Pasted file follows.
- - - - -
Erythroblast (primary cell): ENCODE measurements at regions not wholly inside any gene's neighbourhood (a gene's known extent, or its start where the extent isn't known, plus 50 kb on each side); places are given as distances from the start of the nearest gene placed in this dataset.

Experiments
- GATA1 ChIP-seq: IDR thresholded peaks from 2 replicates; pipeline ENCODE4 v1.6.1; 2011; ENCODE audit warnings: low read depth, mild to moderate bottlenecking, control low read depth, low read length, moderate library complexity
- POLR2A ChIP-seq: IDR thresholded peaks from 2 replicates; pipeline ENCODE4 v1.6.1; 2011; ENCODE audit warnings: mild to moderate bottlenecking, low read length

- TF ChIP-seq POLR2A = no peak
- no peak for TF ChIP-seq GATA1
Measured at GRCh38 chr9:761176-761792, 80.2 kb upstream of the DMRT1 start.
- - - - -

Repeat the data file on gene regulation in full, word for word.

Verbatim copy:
Erythroblast (primary cell): ENCODE measurements at regions not wholly inside any gene's neighbourhood (a gene's known extent, or its start where the extent isn't known, plus 50 kb on each side); places are given as distances from the start of the nearest gene placed in this dataset.

Experiments
- GATA1 ChIP-seq: IDR thresholded peaks from 2 replicates; pipeline ENCODE4 v1.6.1; 2011; ENCODE audit warnings: low read depth, mild to moderate bottlenecking, control low read depth, low read length, moderate library complexity
- POLR2A ChIP-seq: IDR thresholded peaks from 2 replicates; pipeline ENCODE4 v1.6.1; 2011; ENCODE audit warnings: mild to moderate bottlenecking, low read length

- TF ChIP-seq POLR2A = no peak
- no peak for TF ChIP-seq GATA1
Measured at GRCh38 chr9:761176-761792, 80.2 kb upstream of the DMRT1 start.